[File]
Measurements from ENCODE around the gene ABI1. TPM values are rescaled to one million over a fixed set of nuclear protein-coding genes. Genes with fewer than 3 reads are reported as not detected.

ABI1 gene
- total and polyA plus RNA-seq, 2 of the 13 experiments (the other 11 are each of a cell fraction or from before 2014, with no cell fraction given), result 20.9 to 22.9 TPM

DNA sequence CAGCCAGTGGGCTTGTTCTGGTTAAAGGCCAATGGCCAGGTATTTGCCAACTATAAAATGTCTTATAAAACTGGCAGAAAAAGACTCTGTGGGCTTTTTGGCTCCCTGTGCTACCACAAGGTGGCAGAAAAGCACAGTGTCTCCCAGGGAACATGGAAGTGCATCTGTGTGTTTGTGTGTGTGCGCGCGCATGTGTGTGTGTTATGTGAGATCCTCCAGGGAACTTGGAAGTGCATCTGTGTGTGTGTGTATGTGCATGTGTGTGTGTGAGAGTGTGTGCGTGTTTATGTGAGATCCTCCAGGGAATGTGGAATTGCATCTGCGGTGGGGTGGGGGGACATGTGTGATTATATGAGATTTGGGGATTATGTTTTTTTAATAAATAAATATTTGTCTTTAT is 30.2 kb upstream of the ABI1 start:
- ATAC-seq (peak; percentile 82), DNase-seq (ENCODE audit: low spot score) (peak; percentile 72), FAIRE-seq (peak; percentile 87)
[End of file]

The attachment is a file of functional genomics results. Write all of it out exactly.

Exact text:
Measurements from ENCODE around the gene ABI1. TPM values are rescaled to one million over a fixed set of nuclear protein-coding genes. Genes with fewer than 3 reads are reported as not detected.

ABI1 gene
- total and polyA plus RNA-seq, 2 of the 13 experiments (the other 11 are each of a cell fraction or from before 2014, with no cell fraction given), result 20.9 to 22.9 TPM

DNA sequence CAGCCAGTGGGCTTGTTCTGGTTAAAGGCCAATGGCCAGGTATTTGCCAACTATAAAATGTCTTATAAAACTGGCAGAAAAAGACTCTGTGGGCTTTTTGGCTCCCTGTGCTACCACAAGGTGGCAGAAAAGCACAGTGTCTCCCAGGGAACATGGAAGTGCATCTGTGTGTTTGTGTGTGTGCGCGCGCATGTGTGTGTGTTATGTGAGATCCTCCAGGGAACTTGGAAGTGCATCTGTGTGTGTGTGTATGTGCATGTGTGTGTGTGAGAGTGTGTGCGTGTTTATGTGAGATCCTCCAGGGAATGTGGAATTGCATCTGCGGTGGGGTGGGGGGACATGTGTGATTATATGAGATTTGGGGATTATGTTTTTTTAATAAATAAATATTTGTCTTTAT is 30.2 kb upstream of the ABI1 start:
- ATAC-seq (peak; percentile 82), DNase-seq (ENCODE audit: low spot score) (peak; percentile 72), FAIRE-seq (peak; percentile 87)